Confession #41


Recently, my body said fuck you to me. I was diagnosed with a chronic condition called cervical spinal stenosis that isn’t curable although it could potentially be helped with spine surgery. Just hearing the words spine surgery makes me cringe (much worse than drinking orange juice after brushing your teeth). Yet, if physical therapy does not work, it could be my only option if the stenosis progresses.

I have been a relatively healthy hypochondriac most of my life so the revelation that I have a real identifiable condition put me in a tailspin. In fact I still have trouble believing I have a condition – I don’t want to have something that can be called a condition. I’ve never had a physical issue before in which people look at me and genuinely say they are sorry and I know are glad they have been spared this…condition.

I’ve met people with frightening health problems and at the same time my heart aches for them, I am thankful it’s not me. Those are the moments you realize how thankful you are to have good health. Then you can get on with your day and complain about hard it is to drink your cup of coffee because the waitress put it in a mug that is heavy. You have the luxury of being annoyed by stupid shit because you are back to taking your health for granted.

Immediately after getting my diagnosis, I joined Facebook support groups for people with stenosis. It is like combining WebMd and Google to constantly discover every possible worst case scenario.  My husband urges me to leave the groups but I am Pandora and the group is my box. Coupled with Google searches and my vivid imagination, I am led down dark paths in which I find myself nearly comatose from pain killers or paralyzed.

An emotional ache sweeps over me every time I’m reminded I have a condition which is every few minutes since I’m one to ruminate. It’s the isolation you feel knowing that even with friends and family that care about your health, they are not going through the fear and pain with you. No matter how detailed I describe the fog of vertigo, the burning sensation on the side of my neck or the anxiety I get when my right leg is numb, no one else feels it the way I do. I am alone.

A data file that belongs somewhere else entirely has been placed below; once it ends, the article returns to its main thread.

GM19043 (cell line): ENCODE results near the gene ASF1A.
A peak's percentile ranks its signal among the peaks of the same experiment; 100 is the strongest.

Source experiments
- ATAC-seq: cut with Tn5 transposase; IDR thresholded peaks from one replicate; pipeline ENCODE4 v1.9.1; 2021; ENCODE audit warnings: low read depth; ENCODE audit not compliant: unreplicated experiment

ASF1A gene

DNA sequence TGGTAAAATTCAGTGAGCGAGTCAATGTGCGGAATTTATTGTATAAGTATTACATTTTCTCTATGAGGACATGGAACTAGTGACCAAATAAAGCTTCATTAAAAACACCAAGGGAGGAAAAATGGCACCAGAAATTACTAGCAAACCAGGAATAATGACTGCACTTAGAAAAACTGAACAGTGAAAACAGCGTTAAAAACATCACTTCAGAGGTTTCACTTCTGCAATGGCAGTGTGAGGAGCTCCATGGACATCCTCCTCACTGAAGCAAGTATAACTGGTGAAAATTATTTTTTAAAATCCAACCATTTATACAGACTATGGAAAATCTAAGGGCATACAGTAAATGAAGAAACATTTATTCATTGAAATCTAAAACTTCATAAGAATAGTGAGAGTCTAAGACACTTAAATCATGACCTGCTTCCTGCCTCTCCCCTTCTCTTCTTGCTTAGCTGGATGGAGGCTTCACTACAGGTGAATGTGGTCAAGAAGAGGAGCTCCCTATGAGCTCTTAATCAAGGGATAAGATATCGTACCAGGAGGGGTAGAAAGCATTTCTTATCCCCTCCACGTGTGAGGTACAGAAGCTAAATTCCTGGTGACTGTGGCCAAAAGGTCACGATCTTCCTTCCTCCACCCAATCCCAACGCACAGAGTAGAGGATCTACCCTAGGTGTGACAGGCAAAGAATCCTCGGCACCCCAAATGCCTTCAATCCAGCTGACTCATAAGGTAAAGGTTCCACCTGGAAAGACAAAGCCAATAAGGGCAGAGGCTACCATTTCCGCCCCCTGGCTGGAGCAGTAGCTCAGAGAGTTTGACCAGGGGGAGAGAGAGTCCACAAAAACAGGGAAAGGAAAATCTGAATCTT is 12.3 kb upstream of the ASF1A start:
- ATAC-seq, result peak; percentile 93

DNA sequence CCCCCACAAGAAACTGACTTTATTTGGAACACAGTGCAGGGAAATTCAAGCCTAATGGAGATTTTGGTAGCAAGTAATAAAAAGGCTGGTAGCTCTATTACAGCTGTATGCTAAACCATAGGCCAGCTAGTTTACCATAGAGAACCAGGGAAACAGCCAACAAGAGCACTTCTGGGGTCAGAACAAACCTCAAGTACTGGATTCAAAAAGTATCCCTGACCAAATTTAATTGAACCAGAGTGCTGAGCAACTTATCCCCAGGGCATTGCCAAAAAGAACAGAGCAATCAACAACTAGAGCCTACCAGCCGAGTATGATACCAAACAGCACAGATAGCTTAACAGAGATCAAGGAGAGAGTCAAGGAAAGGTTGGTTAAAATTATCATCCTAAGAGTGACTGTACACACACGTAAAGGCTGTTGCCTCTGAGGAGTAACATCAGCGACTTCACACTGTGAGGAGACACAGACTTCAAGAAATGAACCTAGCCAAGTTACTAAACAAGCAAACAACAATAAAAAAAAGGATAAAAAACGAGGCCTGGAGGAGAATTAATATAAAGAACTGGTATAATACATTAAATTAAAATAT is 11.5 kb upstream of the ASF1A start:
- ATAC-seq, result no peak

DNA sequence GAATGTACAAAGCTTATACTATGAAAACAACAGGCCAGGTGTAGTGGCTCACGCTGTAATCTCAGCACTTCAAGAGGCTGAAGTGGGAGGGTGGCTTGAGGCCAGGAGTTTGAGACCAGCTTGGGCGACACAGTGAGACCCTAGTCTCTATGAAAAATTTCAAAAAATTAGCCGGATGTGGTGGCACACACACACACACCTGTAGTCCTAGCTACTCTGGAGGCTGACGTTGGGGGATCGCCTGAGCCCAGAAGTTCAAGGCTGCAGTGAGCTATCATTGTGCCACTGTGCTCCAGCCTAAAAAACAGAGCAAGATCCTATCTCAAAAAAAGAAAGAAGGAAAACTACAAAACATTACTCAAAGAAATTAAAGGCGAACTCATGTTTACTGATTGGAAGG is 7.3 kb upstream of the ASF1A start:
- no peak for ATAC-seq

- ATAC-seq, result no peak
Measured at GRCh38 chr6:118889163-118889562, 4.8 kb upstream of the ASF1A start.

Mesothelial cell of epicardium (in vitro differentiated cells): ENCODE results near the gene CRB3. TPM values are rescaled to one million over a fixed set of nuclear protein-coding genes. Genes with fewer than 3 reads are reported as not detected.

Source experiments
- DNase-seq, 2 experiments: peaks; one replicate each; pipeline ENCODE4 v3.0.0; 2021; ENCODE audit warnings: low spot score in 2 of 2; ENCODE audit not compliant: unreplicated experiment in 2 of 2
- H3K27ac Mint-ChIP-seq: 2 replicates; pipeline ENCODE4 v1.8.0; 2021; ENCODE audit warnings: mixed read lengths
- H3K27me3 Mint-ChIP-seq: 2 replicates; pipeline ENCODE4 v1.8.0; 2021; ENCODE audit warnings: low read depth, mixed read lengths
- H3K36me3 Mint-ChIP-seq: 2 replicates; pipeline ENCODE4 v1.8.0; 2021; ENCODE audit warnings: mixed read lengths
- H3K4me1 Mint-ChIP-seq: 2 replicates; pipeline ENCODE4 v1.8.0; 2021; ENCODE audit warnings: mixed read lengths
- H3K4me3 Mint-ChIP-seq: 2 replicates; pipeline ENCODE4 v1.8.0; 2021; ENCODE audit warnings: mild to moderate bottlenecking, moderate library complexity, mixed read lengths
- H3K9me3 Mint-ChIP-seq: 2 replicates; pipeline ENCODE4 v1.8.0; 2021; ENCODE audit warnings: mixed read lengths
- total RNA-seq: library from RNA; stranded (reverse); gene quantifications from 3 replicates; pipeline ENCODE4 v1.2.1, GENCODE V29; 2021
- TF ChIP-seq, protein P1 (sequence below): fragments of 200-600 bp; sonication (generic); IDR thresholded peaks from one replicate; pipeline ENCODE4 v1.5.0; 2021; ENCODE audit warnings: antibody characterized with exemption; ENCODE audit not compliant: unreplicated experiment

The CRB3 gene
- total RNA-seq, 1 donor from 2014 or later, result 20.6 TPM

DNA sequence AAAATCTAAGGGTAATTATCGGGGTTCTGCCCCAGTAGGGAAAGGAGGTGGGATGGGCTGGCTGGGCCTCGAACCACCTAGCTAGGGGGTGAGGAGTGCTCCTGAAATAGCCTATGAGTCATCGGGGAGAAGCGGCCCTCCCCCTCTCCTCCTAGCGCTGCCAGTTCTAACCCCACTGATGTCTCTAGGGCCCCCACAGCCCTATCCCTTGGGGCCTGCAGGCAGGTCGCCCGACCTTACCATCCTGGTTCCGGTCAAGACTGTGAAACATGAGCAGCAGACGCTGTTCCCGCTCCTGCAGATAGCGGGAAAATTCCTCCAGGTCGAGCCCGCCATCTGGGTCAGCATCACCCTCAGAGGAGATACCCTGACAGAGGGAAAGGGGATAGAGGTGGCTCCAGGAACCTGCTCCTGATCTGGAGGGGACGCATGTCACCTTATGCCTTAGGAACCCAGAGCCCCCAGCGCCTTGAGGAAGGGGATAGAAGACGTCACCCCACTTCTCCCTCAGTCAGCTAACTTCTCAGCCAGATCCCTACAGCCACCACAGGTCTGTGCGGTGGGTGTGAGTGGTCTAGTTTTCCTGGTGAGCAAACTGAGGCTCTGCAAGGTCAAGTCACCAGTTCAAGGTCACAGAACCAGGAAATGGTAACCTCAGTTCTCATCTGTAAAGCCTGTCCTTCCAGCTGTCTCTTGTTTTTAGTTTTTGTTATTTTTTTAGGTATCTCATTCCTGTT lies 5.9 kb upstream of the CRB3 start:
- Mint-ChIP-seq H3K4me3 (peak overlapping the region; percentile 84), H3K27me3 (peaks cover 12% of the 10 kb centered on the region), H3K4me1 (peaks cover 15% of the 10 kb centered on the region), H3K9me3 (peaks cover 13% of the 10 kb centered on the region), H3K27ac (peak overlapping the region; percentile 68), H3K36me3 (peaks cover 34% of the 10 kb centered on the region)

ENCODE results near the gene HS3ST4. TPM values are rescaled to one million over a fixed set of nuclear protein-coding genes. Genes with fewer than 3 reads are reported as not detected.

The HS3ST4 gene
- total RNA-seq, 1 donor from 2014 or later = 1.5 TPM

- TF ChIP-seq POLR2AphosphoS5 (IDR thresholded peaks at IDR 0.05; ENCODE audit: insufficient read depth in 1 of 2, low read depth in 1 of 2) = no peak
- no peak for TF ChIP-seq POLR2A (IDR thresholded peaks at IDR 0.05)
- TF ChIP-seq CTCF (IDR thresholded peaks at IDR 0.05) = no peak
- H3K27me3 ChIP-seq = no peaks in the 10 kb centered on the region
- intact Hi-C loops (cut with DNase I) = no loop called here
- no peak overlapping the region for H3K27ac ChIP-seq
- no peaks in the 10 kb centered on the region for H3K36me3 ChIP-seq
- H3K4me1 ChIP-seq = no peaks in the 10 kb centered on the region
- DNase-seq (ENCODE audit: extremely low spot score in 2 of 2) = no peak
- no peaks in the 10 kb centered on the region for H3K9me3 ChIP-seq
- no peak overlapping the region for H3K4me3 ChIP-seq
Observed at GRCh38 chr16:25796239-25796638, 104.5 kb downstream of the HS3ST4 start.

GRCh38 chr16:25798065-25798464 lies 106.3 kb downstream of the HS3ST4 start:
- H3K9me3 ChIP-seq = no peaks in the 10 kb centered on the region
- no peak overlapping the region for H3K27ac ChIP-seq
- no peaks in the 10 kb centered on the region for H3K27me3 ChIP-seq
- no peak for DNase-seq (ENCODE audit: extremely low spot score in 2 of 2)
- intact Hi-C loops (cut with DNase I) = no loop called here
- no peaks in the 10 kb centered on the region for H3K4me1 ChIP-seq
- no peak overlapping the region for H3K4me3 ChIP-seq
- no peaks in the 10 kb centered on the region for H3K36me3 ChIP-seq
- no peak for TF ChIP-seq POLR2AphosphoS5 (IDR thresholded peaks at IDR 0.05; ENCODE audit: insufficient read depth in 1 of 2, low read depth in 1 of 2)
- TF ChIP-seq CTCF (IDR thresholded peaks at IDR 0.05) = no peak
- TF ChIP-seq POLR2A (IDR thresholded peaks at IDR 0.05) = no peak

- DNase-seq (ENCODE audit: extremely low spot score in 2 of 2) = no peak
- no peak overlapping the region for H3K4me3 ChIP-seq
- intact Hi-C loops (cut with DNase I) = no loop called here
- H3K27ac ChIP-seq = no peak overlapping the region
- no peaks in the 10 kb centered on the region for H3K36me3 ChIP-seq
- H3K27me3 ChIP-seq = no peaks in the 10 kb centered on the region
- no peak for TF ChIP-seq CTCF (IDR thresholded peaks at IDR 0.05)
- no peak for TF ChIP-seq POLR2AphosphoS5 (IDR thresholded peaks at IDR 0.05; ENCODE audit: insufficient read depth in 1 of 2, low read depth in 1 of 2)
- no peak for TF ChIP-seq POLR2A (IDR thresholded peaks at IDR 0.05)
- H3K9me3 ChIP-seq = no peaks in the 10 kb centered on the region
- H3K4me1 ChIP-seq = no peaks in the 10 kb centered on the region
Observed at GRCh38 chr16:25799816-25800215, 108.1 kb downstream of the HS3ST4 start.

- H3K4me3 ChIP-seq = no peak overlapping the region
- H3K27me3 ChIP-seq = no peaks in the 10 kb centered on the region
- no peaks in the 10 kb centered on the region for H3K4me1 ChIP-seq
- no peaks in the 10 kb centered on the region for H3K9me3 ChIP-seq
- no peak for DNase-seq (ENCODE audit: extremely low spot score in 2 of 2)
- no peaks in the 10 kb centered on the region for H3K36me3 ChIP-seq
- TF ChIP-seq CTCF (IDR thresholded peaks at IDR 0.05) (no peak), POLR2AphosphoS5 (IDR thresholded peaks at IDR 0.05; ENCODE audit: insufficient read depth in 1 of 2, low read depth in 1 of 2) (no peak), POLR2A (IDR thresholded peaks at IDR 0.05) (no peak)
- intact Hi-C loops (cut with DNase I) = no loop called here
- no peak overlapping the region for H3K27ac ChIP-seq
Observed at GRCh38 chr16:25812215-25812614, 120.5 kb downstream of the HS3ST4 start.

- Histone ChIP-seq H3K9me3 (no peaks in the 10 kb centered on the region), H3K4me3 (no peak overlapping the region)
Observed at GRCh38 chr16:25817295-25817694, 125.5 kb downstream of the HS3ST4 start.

Apparently confusion is another part of this process. I may have had bone spurs and arthritis in my spine for many years but the trigger for the pain was a tennis injury a few months ago. There I was thinking exercise was good for me. We’re supposed to exercise to build strength to avoid injury. But when I exercise I get injured. And then there is the advice from different medical professionals. Don’t lift anything more than 15 pounds above your head, lift as much weight as you want above your head, only do the backstroke if you go swimming, do whatever kind of stroke you want if you go swimming. It’s like the old joke “Two Jews, Three Opinions.” Who do I believe?

What hurts most is the anxiety from not knowing what the future holds. I’ve been told strong back and core muscles are the best defense against my condition worsening. But even if I strengthen my core and back like the photo on the Abs of Steel video, I have no clue if the bone spurs will grow or my spine degenerates even further. It’s like standing on a shaky ledge overlooking over a cliff and hoping you can keep your footing  – especially hard when you have vertigo.

The hope that physical therapy and exercise keeps the progression at bay isn’t good enough. I need to do the traveling and activities I have a passion for now because I have no idea what the future holds for me. In this, I am not alone.